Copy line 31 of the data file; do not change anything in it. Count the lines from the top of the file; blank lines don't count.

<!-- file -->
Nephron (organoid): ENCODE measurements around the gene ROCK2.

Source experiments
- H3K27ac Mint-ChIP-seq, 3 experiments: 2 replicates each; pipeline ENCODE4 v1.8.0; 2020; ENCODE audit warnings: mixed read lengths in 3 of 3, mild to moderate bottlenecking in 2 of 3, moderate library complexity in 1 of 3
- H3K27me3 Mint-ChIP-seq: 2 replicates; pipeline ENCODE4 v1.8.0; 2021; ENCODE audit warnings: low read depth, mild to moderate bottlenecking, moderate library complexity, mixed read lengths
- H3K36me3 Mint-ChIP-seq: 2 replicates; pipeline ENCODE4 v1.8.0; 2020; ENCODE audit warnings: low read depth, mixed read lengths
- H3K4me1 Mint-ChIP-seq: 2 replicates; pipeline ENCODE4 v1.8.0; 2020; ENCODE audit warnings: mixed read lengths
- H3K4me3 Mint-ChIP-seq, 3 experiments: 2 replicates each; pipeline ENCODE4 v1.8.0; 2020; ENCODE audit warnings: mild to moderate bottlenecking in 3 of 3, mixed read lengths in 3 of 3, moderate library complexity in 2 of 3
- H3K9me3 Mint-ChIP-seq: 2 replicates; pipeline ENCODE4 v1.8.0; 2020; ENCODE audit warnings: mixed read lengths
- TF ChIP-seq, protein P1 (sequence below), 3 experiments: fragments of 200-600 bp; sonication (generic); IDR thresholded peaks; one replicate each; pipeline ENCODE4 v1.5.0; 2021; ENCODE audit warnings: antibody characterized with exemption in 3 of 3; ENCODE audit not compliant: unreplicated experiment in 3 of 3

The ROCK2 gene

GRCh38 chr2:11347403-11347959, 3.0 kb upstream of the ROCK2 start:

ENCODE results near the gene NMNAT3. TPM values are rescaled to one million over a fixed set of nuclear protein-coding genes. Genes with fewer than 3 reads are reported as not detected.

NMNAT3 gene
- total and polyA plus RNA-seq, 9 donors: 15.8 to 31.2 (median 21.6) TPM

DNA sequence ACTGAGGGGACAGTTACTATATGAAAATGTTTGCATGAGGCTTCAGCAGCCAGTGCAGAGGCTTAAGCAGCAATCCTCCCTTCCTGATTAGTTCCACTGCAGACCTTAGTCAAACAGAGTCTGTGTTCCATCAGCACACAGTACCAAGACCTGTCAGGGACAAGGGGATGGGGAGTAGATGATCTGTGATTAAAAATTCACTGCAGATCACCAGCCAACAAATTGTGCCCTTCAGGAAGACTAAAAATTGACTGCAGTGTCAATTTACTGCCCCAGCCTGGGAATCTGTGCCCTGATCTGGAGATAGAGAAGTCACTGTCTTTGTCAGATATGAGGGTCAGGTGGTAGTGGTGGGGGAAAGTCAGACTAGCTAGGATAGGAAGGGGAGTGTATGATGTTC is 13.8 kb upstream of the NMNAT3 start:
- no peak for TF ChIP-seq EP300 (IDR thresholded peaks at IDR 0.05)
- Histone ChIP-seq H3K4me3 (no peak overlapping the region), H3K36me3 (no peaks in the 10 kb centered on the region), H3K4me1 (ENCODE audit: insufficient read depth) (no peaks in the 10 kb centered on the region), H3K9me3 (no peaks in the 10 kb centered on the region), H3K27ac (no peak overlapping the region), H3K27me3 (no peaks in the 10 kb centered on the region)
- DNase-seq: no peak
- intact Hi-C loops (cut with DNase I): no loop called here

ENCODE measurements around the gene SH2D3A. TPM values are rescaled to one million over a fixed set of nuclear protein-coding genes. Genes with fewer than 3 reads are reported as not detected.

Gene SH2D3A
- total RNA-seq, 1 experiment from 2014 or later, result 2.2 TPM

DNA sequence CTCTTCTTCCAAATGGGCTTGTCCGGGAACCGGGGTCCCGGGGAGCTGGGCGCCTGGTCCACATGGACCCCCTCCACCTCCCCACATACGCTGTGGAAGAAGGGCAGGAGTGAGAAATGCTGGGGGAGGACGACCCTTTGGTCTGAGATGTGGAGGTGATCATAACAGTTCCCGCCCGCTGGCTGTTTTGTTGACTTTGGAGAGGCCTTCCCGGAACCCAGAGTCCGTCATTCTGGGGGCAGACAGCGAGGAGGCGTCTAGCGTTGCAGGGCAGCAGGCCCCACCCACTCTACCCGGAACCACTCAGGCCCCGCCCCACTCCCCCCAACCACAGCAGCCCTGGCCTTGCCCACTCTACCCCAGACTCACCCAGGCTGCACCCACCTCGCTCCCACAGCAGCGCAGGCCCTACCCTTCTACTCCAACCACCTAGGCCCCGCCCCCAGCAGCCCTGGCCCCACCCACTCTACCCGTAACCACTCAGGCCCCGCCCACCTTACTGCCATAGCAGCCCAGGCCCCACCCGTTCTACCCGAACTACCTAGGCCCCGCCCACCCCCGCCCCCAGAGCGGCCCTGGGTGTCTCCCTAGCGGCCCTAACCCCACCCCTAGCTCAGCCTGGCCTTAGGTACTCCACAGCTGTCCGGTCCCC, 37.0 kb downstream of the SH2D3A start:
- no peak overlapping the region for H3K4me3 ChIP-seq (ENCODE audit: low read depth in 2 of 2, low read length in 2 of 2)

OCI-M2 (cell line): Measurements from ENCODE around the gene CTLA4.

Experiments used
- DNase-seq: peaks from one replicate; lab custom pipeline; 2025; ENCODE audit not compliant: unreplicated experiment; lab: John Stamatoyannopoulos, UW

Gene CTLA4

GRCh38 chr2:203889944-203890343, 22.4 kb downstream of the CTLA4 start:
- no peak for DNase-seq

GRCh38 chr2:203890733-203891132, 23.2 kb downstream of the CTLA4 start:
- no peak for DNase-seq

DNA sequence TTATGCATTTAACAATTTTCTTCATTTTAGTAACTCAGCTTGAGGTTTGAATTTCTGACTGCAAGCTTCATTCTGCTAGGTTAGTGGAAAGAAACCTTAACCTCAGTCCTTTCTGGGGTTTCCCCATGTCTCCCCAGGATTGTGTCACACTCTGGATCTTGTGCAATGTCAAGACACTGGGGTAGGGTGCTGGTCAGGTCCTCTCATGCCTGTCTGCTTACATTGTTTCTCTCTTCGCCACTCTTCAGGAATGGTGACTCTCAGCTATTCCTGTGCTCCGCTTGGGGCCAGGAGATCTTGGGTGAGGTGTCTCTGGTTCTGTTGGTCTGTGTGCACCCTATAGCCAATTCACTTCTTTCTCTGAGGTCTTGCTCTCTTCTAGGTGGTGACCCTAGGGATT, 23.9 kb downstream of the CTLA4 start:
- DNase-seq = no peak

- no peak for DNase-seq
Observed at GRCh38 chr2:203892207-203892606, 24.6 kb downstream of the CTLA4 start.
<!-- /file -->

GRCh38 chr2:203890733-203891132, 23.2 kb downstream of the CTLA4 start: